Results 1 - 10 of 10
Results 1 - 10 of 10. Search took: 0.016 seconds
|Sort by: date | relevance|
[en] This comprehensive report by the Paul Scherrer Institute PSI in Switzerland documents the development of the Swiss TIMES Electricity Model (STEM-E). This is a flexible model which explicitly depicts plausible pathways for the development of the Swiss electricity sector, while dealing with inter-temporal variations in demand and supply. TIMES is quoted as having the capability to portray the entire energy system from resource supply, through fuel processing, representation of infrastructures, conversion to secondary energy carriers, end-use technologies and energy service demands at end-use sectors. The background of the model's development and a reference energy system are described. Also, electricity end-use sectors and generating systems are examined, including hydropower, nuclear power, thermal generation and renewables. Environmental factors and the calibration of the model are discussed, as is the application of the model. The document is completed with an outlook, references and six appendices
[en] This report issued by the Energy Economics Group and the Laboratory for Energy Systems Analysis at the Paul Scherrer Institute (PSI) analyses current and future trends in the area of energy and mobility on a global, European level as well as with respect to the German-speaking countries Austria, Germany and Switzerland. In a first step, developments with regard to how mobility is achieved and the energy consumption involved are examined and the impact of business-as-usual trends on global carbon dioxide (CO2) emissions and future fuel consumption is discussed. In a second step, the paper outlines potential alternative futures in terms of energy and mobility. Finally, the paper derives and presents recommendations for policy-makers.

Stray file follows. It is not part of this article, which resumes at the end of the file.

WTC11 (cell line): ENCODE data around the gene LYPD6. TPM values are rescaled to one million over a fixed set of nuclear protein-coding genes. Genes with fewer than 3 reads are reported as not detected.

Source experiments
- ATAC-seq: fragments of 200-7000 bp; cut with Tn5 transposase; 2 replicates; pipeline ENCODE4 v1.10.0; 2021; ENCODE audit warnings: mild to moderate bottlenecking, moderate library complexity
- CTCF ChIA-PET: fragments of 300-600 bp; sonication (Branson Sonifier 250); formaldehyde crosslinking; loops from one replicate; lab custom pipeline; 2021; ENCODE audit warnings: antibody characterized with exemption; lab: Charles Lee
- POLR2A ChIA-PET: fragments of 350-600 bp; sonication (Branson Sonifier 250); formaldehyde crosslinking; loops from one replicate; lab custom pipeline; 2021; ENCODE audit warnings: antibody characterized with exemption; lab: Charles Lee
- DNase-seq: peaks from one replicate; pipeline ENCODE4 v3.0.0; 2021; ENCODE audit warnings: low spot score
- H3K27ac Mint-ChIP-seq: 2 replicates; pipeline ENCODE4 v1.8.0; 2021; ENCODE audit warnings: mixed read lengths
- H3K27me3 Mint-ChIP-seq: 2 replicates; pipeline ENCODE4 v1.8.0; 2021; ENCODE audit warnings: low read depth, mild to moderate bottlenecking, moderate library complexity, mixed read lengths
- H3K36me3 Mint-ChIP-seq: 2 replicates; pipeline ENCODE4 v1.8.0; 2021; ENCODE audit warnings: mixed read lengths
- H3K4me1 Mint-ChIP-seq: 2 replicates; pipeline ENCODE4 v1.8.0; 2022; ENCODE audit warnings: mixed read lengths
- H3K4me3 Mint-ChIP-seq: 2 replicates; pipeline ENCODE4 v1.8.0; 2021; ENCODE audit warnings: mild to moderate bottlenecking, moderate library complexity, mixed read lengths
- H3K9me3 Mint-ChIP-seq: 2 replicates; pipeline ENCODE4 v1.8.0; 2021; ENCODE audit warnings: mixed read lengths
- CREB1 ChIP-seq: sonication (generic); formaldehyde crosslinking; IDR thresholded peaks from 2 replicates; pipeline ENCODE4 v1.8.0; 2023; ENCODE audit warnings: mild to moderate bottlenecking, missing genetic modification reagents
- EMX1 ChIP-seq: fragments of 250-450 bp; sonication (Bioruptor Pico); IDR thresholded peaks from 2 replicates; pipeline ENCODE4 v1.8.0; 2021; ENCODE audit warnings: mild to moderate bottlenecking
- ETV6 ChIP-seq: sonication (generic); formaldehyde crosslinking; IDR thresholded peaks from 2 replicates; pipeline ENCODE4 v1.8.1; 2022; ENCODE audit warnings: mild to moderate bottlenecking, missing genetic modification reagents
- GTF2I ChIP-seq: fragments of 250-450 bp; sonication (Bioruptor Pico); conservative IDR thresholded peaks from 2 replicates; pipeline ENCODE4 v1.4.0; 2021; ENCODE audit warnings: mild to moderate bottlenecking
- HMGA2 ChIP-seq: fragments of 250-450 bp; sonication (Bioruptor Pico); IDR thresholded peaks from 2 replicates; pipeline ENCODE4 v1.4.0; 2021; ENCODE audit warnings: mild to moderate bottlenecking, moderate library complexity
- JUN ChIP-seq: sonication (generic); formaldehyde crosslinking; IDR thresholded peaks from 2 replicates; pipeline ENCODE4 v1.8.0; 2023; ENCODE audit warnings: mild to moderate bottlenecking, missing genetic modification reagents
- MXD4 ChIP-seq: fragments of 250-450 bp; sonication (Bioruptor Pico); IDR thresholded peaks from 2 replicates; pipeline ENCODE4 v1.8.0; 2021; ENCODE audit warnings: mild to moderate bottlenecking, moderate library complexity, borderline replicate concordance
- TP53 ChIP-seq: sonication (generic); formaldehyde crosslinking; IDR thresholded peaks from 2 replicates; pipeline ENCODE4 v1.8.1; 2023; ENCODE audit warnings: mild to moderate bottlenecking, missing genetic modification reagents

[en] This report presents the findings of a survey of key factors affecting the deployment of electricity generation technologies in selected energy scenarios. The assumptions and results of scenarios, and the different models used in their construction, are compared. Particular attention is given to technology assumptions, such as investment cost or capacity factors, and their impact on technology deployment. We conclude that the deployment of available technologies, i.e. their market shares, can only be explained from a holistic perspective, and that there are strong interactions between driving forces and competing technology options within a certain scenario. Already the design of a scenario analysis has important impacts on the deployment of technologies: the choice of the set of available technologies, the modeling approach and the definition of the storylines determine the outcome. Furthermore, the quantification of these storylines into input parameters and cost assumptions drives technology deployment, even though differences across the scenarios in cost assumptions are not observed to account for many of the observed differences in electricity technology deployment. The deployment can only be understood after a consideration of the interplay of technology options and the scale of technology deployment, which is determined by economic growth, end-use efficiency, and electrification. Some input parameters are of particular importance for certain technologies: CO2 prices, fuel prices and the availability of carbon capture and storage appear to be crucial for the deployment of fossil-fueled power plants; maximum construction rates and safety concerns determine the market share of nuclear power; the availability of suitable sites represents the most important factor for electricity generation from hydro and wind power plants; and technology breakthroughs are needed for solar photovoltaics to become cost-competitive. Finally, this analysis concludes with a review on how energy systems in the selected scenario studies deal with risks related to energy security and greenhouse gas emissions, and recommendations for improving the usefulness of scenario development for decision-makers. (authors)